Friday, January 05, 2007

Educational Theorist Makes Comeback

I mentioned that Marsha was in Rome attending a "100 Years of Montessori" conference. The Washington Post ran an article to mark the anniversary. (Thanks to Stephen Hicks for the link.)

I loved this quote from the article:

The stubborn Italian physician and her contemporary, U.S. philosopher and psychologist John Dewey -- who believed that learning should be active -- are considered perhaps the most influential progressive thinkers in the modern history of education.

But Montessori has had the more tangible impact, with versions of her child-centered practices passed from preschool teacher to preschool teacher, some not even aware of the origins of what they are doing.

If true, this represents a remarkable turnaround. Dewey and Montessori were philosophical antagonists in many ways, and the battle has moved back and forth. Montessori made early inroads in the U.S., but one of Dewey's allies wrote a scathing attack upon her system, and by the 1940's there was nary a Montessori school to be found here. Then, in the 1950's, an American mom began a grass-roots effort to bring the Montessori way back to the U.S.

Marsha discusses all this history in her foundations study guide, which is where I learned about it. She describes the antagonism between Dewey and Montessori this way:

Dewey and Montessori approached education from philosophically and psychologically different perspectives. Dewey's concern was with fostering the imagination and the development of social relationships. He believed in developing the intellect late in childhood, for fear that it might stifle other aspects of development. By contrast, Montessori believed that development of the intellect was the only means by which the imagination and proper social relationships could arise. Her method focused on the early stimulation and sharpening of the senses, the development of independence in motor tasks and the care of the self, and the child's naturally high motivation to learn about the world as a means of gaining mastery over himself and his environment.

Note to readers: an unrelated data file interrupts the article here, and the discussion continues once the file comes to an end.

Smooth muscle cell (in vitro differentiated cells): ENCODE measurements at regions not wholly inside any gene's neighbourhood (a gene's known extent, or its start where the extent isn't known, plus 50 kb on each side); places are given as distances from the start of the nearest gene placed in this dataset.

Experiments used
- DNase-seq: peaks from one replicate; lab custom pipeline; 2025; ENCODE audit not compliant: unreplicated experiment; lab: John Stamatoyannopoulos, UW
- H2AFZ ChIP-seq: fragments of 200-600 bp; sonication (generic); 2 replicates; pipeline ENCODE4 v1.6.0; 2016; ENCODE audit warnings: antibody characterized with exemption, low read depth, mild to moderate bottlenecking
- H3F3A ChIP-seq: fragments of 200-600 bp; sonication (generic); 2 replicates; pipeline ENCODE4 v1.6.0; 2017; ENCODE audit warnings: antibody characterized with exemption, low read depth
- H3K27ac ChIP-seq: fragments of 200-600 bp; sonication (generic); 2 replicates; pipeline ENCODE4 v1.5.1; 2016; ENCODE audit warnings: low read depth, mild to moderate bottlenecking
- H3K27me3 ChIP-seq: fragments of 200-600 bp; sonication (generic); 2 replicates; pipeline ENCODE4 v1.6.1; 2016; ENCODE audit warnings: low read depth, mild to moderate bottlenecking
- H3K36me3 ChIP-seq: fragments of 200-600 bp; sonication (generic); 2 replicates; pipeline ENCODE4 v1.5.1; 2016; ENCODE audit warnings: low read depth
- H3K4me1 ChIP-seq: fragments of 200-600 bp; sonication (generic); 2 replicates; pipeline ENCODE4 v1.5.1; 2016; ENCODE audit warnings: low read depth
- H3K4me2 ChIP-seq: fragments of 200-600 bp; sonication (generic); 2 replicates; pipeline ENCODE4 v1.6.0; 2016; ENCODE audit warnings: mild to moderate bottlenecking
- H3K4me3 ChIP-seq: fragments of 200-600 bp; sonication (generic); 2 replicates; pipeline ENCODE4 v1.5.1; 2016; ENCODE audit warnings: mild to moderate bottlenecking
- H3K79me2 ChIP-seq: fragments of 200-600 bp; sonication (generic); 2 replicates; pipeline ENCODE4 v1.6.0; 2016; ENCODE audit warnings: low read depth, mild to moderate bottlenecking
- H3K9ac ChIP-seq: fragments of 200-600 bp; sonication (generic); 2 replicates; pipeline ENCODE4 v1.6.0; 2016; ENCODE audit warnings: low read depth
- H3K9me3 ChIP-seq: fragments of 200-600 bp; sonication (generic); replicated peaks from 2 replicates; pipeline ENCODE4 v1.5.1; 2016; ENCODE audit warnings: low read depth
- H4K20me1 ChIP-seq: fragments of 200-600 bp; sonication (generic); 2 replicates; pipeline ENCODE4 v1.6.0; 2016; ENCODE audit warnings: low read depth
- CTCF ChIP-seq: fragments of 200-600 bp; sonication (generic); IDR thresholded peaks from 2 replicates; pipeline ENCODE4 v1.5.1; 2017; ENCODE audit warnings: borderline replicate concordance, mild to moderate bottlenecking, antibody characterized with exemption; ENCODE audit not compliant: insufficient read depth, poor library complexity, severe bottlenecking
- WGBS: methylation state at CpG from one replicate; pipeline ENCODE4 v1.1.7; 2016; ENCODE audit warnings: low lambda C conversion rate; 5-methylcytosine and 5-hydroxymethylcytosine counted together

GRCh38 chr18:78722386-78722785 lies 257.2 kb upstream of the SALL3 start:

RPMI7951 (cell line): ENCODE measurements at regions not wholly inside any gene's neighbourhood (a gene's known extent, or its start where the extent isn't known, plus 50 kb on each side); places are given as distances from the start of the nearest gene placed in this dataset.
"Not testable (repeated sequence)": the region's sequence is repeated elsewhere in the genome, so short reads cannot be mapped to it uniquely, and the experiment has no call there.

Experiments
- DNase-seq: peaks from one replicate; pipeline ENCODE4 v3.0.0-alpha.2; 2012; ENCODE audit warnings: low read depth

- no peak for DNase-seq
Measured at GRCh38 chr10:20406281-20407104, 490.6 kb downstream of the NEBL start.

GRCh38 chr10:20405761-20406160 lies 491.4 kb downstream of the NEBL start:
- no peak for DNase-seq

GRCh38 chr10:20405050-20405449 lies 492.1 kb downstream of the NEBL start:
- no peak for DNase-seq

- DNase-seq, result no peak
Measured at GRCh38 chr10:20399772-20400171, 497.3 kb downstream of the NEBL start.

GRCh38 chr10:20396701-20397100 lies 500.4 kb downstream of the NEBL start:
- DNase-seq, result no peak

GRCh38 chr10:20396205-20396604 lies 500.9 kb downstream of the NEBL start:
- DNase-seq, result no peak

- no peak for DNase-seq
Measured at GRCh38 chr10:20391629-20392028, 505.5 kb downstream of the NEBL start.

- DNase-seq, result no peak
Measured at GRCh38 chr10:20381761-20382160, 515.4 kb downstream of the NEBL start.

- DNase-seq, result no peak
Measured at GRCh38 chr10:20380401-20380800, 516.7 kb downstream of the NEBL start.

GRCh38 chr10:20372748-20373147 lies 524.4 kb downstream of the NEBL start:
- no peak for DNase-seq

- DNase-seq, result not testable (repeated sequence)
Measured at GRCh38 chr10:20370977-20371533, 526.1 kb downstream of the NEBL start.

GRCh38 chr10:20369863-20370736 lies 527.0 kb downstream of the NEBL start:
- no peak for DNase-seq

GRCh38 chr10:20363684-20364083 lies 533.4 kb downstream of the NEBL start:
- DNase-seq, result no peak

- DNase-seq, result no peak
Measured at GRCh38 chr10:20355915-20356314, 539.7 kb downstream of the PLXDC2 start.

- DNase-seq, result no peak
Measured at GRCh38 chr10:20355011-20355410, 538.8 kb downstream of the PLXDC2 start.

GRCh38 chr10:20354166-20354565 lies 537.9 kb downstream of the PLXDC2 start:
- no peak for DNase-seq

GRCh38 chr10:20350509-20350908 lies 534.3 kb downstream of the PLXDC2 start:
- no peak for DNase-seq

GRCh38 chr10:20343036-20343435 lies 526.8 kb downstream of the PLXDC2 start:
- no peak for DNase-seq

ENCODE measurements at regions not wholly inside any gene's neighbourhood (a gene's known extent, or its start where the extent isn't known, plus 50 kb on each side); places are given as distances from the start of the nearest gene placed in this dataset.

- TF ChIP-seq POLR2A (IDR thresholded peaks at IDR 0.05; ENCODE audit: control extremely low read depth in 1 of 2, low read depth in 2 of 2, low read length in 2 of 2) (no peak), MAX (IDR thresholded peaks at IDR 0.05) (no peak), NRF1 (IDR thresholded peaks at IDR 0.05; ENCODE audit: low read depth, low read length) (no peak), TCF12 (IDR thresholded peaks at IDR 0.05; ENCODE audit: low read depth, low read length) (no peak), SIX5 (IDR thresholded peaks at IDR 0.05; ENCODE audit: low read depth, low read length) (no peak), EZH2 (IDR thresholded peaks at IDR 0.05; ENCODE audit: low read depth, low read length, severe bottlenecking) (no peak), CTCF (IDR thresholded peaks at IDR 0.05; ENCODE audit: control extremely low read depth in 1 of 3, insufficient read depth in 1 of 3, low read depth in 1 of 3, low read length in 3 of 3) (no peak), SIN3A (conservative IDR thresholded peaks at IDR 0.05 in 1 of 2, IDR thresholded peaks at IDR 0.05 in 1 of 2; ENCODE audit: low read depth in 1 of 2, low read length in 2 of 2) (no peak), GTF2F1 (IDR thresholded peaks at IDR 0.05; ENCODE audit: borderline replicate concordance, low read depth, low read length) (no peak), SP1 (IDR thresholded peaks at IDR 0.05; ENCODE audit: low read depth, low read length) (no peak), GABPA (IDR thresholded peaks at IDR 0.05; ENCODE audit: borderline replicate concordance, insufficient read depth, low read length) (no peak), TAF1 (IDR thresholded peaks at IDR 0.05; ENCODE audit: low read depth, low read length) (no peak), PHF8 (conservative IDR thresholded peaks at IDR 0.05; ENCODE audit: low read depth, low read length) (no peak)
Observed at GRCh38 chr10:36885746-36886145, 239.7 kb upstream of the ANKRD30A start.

I could end with something silly, like "Phooey on Dewey." I could try for something praising his antagonist, like "Glory to Montessori." But I suppose the most important person to cheer for is the child, who must learn to use his or her mind, which is quite an adventure.

Sharpen your mind.
And trust it can find
The reasons behind
All things.

2 comments:

Bruce Deitrick Price said...

I wish, if your reference to Phooey on Dewey is to my article "Phooey on John Dewey" (please Google), you would tell people. Silly or not. I was tempted to show restraint but finally decided Dewey is just too overblown. His reputation needs to be deflated because he has caused a lot of damage.

Bruce Deitrick Price
Improve-Education.org

JohnJEnright said...

BDP, I wasn't referencing your article. Every day I make silly rhymes, and I think we both just hit on "Phooey on Dewey" by coincidence. As a title, I like it. I just didn't think it was good as one of my closing rhymes on that particular day. In case anyone else finds this, is Bruce Deitrick Price's article:

http://www.improve-education.org/id42.html